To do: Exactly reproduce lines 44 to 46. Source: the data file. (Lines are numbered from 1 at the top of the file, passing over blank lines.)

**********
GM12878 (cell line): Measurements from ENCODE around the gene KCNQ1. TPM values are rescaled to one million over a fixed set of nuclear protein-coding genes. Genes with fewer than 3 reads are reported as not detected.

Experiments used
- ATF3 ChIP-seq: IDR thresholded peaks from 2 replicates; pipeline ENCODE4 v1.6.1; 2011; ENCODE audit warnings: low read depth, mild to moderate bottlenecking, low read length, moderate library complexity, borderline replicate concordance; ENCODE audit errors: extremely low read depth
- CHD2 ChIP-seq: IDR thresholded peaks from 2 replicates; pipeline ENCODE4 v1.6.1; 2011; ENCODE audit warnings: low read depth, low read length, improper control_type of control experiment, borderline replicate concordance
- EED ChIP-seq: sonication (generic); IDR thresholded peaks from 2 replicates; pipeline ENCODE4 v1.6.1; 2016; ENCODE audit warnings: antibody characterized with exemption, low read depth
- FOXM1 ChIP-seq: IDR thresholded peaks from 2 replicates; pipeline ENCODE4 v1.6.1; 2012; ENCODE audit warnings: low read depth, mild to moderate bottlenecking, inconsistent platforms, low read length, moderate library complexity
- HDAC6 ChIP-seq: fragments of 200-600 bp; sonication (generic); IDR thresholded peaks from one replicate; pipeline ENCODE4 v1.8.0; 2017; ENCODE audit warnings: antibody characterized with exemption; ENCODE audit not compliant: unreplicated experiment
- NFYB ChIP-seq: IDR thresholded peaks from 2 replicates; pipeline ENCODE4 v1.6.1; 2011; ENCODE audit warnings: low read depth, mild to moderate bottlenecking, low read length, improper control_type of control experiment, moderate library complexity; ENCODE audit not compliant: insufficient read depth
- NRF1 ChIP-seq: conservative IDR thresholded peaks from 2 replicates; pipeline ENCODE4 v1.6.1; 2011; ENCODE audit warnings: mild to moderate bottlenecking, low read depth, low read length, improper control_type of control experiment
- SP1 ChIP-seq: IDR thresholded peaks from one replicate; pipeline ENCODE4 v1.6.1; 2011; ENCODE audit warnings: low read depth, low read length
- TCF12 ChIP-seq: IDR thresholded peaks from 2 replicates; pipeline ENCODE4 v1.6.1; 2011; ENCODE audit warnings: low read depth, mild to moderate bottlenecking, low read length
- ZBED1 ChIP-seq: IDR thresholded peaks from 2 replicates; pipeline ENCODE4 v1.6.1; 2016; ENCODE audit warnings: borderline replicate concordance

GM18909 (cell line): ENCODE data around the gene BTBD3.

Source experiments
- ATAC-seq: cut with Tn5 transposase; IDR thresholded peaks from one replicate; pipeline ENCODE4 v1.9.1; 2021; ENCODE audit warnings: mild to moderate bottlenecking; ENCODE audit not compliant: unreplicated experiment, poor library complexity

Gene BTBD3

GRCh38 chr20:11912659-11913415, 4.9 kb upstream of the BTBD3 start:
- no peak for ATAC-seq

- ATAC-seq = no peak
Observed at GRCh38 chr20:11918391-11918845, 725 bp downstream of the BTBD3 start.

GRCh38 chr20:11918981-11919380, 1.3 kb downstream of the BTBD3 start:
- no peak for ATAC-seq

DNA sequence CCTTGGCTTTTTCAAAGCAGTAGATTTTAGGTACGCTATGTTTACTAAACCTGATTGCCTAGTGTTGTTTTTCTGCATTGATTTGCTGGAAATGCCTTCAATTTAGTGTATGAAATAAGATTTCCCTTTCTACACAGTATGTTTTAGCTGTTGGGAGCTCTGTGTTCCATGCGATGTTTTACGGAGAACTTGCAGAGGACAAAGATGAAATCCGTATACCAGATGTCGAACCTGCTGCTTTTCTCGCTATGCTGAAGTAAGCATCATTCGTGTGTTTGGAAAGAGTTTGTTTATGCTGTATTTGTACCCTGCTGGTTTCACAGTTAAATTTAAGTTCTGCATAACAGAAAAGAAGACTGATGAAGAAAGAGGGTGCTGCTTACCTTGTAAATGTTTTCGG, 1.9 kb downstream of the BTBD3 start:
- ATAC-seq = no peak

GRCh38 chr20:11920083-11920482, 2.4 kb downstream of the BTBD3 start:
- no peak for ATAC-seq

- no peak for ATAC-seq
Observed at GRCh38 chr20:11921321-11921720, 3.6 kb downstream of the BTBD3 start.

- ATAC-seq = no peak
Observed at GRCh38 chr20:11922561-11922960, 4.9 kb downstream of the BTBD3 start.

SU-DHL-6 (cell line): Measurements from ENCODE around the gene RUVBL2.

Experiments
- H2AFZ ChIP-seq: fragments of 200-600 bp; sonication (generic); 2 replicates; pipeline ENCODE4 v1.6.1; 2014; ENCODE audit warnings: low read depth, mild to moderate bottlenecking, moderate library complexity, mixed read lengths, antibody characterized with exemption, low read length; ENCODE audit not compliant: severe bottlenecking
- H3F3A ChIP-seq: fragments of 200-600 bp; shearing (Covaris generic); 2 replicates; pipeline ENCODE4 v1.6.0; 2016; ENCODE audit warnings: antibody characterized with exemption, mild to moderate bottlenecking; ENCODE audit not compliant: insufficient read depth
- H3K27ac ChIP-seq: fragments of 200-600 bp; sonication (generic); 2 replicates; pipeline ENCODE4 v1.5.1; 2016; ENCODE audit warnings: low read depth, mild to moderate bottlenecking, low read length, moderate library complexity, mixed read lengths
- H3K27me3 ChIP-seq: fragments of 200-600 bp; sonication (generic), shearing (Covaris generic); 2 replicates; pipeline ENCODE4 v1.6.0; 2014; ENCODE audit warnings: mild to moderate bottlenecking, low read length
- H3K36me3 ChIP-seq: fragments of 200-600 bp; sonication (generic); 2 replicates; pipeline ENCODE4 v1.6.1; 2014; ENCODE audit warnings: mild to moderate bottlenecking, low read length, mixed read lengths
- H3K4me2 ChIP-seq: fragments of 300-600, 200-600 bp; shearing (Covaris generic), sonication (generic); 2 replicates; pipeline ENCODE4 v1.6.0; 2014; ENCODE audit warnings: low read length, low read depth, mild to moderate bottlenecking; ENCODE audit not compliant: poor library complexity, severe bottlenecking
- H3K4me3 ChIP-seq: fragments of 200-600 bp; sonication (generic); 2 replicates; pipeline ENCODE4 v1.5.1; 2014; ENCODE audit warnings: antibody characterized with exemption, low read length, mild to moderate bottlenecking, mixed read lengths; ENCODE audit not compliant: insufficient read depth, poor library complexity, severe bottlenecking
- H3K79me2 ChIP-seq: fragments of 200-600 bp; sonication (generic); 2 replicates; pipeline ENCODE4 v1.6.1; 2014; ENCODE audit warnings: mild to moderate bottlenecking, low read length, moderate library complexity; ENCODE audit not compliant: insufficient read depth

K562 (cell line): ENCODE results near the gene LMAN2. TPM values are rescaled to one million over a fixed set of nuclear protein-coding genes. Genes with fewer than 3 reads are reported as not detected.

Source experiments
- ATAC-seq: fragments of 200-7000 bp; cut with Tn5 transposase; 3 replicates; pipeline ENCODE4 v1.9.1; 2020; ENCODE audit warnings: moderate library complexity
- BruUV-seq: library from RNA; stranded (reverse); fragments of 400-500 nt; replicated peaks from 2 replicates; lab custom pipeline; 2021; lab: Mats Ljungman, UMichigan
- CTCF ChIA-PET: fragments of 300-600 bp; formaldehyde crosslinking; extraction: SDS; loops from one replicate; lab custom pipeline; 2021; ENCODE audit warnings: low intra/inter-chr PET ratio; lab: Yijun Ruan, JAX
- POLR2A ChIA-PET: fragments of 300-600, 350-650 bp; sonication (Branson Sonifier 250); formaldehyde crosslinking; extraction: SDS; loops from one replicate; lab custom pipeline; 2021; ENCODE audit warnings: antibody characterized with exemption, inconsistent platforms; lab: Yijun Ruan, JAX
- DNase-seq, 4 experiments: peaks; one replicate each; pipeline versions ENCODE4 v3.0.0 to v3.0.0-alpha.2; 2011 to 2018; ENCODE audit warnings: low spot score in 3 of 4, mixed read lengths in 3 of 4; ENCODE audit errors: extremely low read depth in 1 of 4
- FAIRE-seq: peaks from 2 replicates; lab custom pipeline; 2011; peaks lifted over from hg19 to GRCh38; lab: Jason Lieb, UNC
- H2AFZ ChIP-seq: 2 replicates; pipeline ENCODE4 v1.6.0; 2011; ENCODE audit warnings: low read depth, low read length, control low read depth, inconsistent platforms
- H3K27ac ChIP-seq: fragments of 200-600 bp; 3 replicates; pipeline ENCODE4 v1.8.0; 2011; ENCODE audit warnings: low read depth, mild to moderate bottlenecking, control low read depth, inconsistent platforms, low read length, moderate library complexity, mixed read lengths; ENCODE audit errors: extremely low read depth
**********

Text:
- BruUV-seq: library from RNA; stranded (reverse); fragments of 400-500 nt; replicated peaks from 2 replicates; lab custom pipeline; 2021; lab: Mats Ljungman, UMichigan
- CTCF ChIA-PET: fragments of 300-600 bp; formaldehyde crosslinking; extraction: SDS; loops from one replicate; lab custom pipeline; 2021; ENCODE audit warnings: low intra/inter-chr PET ratio; lab: Yijun Ruan, JAX
- POLR2A ChIA-PET: fragments of 300-600, 350-650 bp; sonication (Branson Sonifier 250); formaldehyde crosslinking; extraction: SDS; loops from one replicate; lab custom pipeline; 2021; ENCODE audit warnings: antibody characterized with exemption, inconsistent platforms; lab: Yijun Ruan, JAX